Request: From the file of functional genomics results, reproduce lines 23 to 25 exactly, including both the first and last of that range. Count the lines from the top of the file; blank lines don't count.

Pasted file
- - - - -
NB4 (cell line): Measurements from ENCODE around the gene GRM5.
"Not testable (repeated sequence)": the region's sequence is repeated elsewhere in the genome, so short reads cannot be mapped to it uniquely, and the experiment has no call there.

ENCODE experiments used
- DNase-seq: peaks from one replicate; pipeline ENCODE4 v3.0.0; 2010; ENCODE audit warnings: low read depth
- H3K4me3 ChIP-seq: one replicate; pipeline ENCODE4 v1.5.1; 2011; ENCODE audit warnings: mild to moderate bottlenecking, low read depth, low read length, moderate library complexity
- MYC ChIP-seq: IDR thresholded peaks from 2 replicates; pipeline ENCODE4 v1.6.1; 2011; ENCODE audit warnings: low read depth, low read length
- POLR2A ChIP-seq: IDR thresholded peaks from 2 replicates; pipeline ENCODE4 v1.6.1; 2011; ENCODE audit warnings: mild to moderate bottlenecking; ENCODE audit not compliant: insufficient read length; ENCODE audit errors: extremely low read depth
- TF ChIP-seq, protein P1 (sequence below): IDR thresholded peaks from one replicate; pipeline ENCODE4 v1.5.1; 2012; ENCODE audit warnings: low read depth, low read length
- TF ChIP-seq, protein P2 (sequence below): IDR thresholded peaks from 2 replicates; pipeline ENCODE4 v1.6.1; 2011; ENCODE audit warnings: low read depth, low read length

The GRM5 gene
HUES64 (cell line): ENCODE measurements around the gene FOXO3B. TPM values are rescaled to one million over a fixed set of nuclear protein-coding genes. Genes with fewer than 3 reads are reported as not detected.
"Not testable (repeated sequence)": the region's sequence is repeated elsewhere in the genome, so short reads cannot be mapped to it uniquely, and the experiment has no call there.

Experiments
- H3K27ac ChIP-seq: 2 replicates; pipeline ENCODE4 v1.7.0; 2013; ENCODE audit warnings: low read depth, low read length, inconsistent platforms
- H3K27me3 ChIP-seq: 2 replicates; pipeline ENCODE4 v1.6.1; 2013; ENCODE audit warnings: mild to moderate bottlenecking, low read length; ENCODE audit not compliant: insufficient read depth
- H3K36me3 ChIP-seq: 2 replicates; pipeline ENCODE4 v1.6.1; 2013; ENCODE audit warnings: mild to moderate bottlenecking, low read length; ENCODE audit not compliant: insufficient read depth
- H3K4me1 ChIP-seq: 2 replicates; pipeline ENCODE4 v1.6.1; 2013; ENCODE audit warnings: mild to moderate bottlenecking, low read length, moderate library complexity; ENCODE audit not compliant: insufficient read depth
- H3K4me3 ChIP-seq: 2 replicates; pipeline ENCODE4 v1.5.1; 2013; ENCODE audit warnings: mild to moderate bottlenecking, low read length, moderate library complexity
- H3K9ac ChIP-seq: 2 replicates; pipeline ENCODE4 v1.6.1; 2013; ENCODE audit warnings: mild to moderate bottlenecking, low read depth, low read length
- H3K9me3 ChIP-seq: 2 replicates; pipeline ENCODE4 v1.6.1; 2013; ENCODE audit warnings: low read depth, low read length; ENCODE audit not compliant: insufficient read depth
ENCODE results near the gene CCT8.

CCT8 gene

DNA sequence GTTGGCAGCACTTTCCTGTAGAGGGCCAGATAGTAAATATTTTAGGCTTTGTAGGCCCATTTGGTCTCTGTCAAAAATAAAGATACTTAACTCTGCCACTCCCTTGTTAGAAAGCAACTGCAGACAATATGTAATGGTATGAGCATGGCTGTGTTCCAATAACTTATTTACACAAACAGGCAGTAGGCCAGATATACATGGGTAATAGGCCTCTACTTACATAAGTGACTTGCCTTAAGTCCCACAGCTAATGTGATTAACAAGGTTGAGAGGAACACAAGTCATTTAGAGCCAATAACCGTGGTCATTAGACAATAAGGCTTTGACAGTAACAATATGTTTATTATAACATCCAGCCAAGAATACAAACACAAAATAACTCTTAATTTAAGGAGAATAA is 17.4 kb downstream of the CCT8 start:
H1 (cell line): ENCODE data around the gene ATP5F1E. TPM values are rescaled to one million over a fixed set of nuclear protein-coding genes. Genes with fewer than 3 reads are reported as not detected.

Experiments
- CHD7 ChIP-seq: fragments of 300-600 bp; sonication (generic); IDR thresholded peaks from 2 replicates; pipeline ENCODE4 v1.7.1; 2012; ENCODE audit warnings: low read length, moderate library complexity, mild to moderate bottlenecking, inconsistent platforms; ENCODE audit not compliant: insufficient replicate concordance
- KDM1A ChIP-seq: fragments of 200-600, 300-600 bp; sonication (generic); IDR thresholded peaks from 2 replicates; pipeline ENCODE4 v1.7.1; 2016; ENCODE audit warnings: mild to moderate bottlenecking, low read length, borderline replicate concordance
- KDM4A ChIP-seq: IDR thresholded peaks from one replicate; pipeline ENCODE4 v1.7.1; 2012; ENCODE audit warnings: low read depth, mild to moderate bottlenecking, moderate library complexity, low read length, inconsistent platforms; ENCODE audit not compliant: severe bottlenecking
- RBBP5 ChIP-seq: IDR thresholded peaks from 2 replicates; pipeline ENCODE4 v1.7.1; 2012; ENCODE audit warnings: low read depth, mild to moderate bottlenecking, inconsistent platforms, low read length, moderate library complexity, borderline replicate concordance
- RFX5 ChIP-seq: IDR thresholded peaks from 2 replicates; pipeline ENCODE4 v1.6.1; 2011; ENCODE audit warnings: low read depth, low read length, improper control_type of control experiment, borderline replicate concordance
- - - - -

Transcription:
DNA sequence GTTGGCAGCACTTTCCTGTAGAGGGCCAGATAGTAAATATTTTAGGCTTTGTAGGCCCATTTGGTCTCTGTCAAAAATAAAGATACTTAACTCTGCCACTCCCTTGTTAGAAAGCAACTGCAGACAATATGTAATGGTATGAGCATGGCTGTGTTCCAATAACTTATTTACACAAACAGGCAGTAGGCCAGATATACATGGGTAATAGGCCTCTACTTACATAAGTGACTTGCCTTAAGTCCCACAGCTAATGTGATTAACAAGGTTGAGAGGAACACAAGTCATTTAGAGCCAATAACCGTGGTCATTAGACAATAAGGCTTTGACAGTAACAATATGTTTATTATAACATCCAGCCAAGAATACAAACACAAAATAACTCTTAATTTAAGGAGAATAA is 17.4 kb downstream of the CCT8 start:
H1 (cell line): ENCODE data around the gene ATP5F1E. TPM values are rescaled to one million over a fixed set of nuclear protein-coding genes. Genes with fewer than 3 reads are reported as not detected.

Experiments